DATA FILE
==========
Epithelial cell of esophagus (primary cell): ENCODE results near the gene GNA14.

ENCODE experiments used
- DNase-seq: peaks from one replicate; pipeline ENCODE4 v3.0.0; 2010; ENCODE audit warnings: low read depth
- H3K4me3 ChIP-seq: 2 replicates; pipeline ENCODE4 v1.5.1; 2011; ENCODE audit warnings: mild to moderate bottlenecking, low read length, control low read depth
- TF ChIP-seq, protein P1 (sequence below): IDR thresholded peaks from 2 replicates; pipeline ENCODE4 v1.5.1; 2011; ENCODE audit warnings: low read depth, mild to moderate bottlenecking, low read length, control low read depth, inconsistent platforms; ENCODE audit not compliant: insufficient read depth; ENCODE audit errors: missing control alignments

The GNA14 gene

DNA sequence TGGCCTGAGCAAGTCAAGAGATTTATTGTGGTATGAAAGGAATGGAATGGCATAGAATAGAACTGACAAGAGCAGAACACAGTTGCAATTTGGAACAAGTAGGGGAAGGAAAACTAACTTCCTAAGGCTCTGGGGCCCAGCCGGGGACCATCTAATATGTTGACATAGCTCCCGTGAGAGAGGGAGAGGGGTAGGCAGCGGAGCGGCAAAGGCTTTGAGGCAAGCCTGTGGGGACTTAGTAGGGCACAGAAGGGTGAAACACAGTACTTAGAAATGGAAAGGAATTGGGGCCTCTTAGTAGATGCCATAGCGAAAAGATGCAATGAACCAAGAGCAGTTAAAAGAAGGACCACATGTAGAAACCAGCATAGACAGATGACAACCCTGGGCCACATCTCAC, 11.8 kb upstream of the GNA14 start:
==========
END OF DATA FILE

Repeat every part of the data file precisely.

Epithelial cell of esophagus (primary cell): ENCODE results near the gene GNA14.

ENCODE experiments used
- DNase-seq: peaks from one replicate; pipeline ENCODE4 v3.0.0; 2010; ENCODE audit warnings: low read depth
- H3K4me3 ChIP-seq: 2 replicates; pipeline ENCODE4 v1.5.1; 2011; ENCODE audit warnings: mild to moderate bottlenecking, low read length, control low read depth
- TF ChIP-seq, protein P1 (sequence below): IDR thresholded peaks from 2 replicates; pipeline ENCODE4 v1.5.1; 2011; ENCODE audit warnings: low read depth, mild to moderate bottlenecking, low read length, control low read depth, inconsistent platforms; ENCODE audit not compliant: insufficient read depth; ENCODE audit errors: missing control alignments

The GNA14 gene

DNA sequence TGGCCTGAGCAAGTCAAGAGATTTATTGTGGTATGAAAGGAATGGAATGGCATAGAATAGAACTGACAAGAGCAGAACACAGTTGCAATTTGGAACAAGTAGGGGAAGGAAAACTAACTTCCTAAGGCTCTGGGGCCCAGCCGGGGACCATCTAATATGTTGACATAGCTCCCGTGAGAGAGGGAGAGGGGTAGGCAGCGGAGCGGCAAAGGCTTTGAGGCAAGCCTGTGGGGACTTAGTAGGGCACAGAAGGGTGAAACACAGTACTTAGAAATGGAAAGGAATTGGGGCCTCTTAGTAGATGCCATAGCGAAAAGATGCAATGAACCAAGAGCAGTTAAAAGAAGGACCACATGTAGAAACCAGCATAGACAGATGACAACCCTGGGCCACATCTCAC, 11.8 kb upstream of the GNA14 start: